Studios, guilds and trade groups are huddling to find ways to ease a near-complete production shutdown, among the nationwide efforts to curb the pandemic. While streaming services parcel out series year-round, broadcast TV still relies heavily on a September filled with fanfare and high-profile scripted shows.
Aiming to stand out in a crowded field, broadcasters this season have leaned on the stability of their schedules and the return of established hits. But for many of the same reasons, they’ve also begun to seed the ground for next year’s crop of shows, considering that top performers like How to Get Away With Murder, Empire and Supernatural are on the way out.
It’s seen the most traction for its new shows, with three seeing full-season orders and bettering their timeslots. The network most in need of an overhaul: Fox.
One month into the fall TV season, you have to wonder, where’s the breakout show? What’s the new “Empire” for everyone to obsess over? Turns out viewers are still buzzing about the “old” Empire, which in its second season continues to deliver juicy twists and ratings. The new season hasn’t been a bust — precisely — but there haven’t been any breakout hits, either.
Just a few seasons ago, the 10 p.m. timeslot was being written off as a dead zone, as viewers turned to their DVRs to catch up on programming during the hour. Now it’s the savior of the fall season: The only three breakout shows in an otherwise lackluster slate all air in the late hour: NBC’s Blindspot, CBS’s Limitless and ABC’s Quantico, with each show improving the time period for its respective network.
With the fall TV season about to start, broadcast networks are getting their houses in order — and taking out the trash. The nets ax shows and producers in a series of 11th hour fall fixes.
As the five major broadcast networks usher in their new fall 2015 offerings against the scores of rival broadcast, cable and streaming video outlets, some things never change.
Summer broadcast network programming is a mishmash of short-run original programs, reality competitions and reruns. If none of these types of programs have kept your interest, help is on the way. The 2015-16 network TV season kicks of Sept. 11 with new episodes of 20/20. Here’s a look at the when you can expect to see new programs on the five major networks.
Four weeks into the new fall season — and a slow rollout of new shows — there are encouraging signs for the major broadcast networks. Each has some sign of success in a hit-starved climate with more competition than ever.
One week into the 2014-15 television season, according to Nielsen’s official game clock, the biggest headline for the broadcast nets is that they’ve been able to generate solid sampling for high-priority new shows such as Fox’s Gotham, CBS’s Scorpion, NBC’s The Mysteries of Laura and ABC’s How to Get Away with Murder. The fact that people showed up for the big premieres (so far) is a relief for the Big Four nets, even as execs take decisive steps this year to adjust to the new realities of programming in the on-demand era.
The network had another night of poor ratings on Wednesday, a discouraging sign especially for its new, well-reviewed drama, The Red Band Society.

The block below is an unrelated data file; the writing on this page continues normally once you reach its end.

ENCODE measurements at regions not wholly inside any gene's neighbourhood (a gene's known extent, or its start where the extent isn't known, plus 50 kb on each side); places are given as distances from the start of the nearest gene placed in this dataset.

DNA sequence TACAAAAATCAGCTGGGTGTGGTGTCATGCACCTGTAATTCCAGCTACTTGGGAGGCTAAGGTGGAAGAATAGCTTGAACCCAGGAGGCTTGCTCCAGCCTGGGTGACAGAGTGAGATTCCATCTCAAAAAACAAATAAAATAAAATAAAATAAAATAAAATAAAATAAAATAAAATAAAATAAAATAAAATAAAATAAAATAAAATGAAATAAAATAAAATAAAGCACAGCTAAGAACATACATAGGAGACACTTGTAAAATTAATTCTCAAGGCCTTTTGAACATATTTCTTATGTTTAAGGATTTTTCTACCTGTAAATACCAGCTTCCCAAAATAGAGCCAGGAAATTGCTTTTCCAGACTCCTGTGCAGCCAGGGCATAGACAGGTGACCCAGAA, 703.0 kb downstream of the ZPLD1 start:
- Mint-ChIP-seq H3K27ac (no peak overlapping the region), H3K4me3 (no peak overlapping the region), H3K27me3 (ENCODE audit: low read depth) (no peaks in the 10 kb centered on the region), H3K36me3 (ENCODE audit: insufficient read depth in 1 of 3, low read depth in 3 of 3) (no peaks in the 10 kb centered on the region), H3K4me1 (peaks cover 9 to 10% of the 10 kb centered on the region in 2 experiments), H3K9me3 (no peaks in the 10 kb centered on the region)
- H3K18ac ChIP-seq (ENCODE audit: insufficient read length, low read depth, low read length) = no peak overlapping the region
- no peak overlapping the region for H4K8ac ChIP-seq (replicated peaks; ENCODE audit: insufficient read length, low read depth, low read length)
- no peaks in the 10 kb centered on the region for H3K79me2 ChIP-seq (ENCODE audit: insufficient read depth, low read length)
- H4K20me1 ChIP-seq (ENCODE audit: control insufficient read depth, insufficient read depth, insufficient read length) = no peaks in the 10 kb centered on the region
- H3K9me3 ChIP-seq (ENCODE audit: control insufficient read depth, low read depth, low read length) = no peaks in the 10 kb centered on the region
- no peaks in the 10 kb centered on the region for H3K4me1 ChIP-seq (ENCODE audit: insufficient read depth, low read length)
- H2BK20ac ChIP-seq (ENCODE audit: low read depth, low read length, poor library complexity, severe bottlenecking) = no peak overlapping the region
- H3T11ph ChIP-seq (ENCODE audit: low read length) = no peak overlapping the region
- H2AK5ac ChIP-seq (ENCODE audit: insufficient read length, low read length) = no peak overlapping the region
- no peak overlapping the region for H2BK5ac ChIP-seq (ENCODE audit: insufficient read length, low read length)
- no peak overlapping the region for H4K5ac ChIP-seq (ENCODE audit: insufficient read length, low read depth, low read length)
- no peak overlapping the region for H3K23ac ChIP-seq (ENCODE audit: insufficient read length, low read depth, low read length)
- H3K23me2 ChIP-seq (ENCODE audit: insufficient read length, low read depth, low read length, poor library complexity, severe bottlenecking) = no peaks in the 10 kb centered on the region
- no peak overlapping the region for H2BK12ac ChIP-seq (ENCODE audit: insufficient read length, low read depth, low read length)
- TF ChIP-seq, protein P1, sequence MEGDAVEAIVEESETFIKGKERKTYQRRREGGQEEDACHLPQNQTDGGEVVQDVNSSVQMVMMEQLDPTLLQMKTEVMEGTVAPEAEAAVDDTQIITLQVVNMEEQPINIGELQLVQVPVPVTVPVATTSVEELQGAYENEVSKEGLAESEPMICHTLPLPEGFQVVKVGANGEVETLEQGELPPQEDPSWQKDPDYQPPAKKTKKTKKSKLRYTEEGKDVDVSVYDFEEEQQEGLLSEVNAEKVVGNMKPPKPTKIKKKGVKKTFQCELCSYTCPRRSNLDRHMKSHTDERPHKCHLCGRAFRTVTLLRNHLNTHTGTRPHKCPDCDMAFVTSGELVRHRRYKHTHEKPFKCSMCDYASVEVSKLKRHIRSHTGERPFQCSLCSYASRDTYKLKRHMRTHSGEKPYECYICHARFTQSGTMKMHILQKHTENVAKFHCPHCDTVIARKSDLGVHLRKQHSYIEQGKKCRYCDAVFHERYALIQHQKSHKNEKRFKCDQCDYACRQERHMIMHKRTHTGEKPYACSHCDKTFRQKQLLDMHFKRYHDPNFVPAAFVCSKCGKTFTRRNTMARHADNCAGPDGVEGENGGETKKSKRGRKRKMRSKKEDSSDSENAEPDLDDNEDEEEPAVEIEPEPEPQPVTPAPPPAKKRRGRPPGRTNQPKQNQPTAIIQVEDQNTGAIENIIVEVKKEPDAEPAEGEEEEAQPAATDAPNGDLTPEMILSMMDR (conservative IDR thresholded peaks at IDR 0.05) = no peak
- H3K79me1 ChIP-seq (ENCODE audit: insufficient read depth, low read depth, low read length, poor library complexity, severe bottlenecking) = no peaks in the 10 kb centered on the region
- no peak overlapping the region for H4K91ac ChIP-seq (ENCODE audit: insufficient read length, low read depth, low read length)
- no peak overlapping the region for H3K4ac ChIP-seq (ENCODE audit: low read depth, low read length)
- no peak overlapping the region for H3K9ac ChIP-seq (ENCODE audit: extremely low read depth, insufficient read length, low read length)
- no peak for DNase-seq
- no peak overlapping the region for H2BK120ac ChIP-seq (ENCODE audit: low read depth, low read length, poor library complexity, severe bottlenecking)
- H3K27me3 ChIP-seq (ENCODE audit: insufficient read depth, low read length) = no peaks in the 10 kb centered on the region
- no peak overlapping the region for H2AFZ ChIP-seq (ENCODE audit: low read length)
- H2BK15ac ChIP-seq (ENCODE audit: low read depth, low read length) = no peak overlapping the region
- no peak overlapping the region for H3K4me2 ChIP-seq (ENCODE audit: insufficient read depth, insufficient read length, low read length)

With Thursday Night Football, CBS will dominate Thursday nights during the first month of the fall season. And when football is over, top sitcom The Big Bang Theory will give CBS an edge. That’s according to a recent Media Life poll on the new TV season, which started Monday, asking readers to weigh in on the strengths and weaknesses of every network across every night.
It’s here. The fall TV season officially gets underway tonight with ABC, CBS, The CW, Fox and NBC starting to roll out hot, new and returning primetime sitcoms, dramas and reality shows. And, as tradition has it, the networks are debuting several really good new shows that will live on for years to come with dozens of episodes seen by tens of millions of people around the world. It’ll be great. Except, also as tradition has it, for every one or two pretty good shows there are several cold-to-the-touch clunkers. Check them all out.
Although cable and online television are making inroads on the network television season system, it remains intact, driven by economic factors and the struggle to determine what shows are strongest.
Boosted by the NFL, the network will jump to a comfortable lead, despite falloff for its signature reality franchise, The Voice. At the same time, Blacklist is poised for a breakout year.
This year the network doesn’t have the Super Bowl to cover up for its many trouble spots. Ratings for returning shows have declined and newcomer Utopia is already struggling.
Though CBS finished third among the Big Four last year among adults 18-49, it is still considered the most consistent of the broadcast networks. It is competitive nearly every night of the week. The addition of Thursday NFL games will give the network a huge boost. That combined with a steady schedule and promising new shows will lift it to second place.
Though it won’t compete for first, it will be more competitive than last season. ABC had momentum to end the spring and made several promising lineup changes.
Putting aside their intense competition, top executives from Fox, CBS, ABC and NBC took the highly unusual step of gathering together to discuss the effect new technologies are having on television ratings. At a gathering held on the Fox lot Monday, the four networks teamed up to discuss the challenges of determining success and failure when more people are watching on platforms other than live television including online and video on demand.